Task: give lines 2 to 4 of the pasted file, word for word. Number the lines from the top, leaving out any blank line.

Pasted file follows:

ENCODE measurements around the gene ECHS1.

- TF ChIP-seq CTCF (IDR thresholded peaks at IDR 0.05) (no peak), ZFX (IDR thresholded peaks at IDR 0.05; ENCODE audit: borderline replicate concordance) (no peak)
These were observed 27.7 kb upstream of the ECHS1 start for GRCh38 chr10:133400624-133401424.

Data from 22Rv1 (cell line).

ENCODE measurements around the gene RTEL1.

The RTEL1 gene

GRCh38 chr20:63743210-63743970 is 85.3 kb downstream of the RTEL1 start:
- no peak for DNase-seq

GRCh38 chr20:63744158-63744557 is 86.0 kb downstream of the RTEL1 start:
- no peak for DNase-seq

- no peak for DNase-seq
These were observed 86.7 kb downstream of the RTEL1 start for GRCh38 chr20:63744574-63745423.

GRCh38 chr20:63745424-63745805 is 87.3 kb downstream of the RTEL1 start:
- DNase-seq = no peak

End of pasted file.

- TF ChIP-seq CTCF (IDR thresholded peaks at IDR 0.05) (no peak), ZFX (IDR thresholded peaks at IDR 0.05; ENCODE audit: borderline replicate concordance) (no peak)
These were observed 27.7 kb upstream of the ECHS1 start for GRCh38 chr10:133400624-133401424.

Data from 22Rv1 (cell line).